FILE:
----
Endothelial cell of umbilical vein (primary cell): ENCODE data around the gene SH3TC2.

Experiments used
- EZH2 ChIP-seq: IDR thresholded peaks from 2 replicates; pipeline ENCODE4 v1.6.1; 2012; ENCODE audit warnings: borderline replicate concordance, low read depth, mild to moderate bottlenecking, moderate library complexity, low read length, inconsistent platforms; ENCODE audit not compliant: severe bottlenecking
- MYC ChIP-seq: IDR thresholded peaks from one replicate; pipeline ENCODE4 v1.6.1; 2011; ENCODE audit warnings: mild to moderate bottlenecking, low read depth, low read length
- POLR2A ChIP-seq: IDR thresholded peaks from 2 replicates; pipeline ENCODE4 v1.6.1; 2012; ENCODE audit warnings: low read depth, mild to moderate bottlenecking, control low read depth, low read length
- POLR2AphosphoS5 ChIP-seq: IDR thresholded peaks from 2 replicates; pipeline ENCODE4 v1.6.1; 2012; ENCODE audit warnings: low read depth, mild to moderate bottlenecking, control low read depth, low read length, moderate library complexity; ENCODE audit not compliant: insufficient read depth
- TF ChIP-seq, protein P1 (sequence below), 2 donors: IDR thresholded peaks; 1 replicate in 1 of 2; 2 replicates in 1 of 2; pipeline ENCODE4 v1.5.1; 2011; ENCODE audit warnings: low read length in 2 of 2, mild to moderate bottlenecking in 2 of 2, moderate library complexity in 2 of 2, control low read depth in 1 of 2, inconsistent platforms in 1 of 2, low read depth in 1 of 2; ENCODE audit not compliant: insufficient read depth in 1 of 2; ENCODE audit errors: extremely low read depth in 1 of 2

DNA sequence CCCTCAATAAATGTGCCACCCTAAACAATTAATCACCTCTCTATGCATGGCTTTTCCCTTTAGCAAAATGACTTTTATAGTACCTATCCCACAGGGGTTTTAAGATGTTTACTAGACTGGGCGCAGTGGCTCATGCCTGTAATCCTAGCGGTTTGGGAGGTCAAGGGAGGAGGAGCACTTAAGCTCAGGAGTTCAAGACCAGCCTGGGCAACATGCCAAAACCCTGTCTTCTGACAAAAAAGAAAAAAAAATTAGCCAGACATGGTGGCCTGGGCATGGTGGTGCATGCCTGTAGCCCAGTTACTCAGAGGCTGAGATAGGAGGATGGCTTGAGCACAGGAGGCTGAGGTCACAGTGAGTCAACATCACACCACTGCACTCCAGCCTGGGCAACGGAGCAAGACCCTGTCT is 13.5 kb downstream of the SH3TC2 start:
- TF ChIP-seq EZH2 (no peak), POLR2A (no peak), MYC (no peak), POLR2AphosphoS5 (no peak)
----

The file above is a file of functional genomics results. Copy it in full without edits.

Endothelial cell of umbilical vein (primary cell): ENCODE data around the gene SH3TC2.

Experiments used
- EZH2 ChIP-seq: IDR thresholded peaks from 2 replicates; pipeline ENCODE4 v1.6.1; 2012; ENCODE audit warnings: borderline replicate concordance, low read depth, mild to moderate bottlenecking, moderate library complexity, low read length, inconsistent platforms; ENCODE audit not compliant: severe bottlenecking
- MYC ChIP-seq: IDR thresholded peaks from one replicate; pipeline ENCODE4 v1.6.1; 2011; ENCODE audit warnings: mild to moderate bottlenecking, low read depth, low read length
- POLR2A ChIP-seq: IDR thresholded peaks from 2 replicates; pipeline ENCODE4 v1.6.1; 2012; ENCODE audit warnings: low read depth, mild to moderate bottlenecking, control low read depth, low read length
- POLR2AphosphoS5 ChIP-seq: IDR thresholded peaks from 2 replicates; pipeline ENCODE4 v1.6.1; 2012; ENCODE audit warnings: low read depth, mild to moderate bottlenecking, control low read depth, low read length, moderate library complexity; ENCODE audit not compliant: insufficient read depth
- TF ChIP-seq, protein P1 (sequence below), 2 donors: IDR thresholded peaks; 1 replicate in 1 of 2; 2 replicates in 1 of 2; pipeline ENCODE4 v1.5.1; 2011; ENCODE audit warnings: low read length in 2 of 2, mild to moderate bottlenecking in 2 of 2, moderate library complexity in 2 of 2, control low read depth in 1 of 2, inconsistent platforms in 1 of 2, low read depth in 1 of 2; ENCODE audit not compliant: insufficient read depth in 1 of 2; ENCODE audit errors: extremely low read depth in 1 of 2

DNA sequence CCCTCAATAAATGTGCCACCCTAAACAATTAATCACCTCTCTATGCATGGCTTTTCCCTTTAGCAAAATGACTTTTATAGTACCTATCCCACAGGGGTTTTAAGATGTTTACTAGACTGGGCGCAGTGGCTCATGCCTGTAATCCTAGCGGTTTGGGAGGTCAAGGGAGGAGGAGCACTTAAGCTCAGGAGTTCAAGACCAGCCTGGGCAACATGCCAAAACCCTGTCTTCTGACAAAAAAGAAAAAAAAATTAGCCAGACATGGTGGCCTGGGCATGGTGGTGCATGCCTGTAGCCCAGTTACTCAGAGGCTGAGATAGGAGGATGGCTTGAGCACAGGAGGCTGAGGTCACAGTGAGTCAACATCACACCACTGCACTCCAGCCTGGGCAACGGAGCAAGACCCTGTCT is 13.5 kb downstream of the SH3TC2 start:
- TF ChIP-seq EZH2 (no peak), POLR2A (no peak), MYC (no peak), POLR2AphosphoS5 (no peak)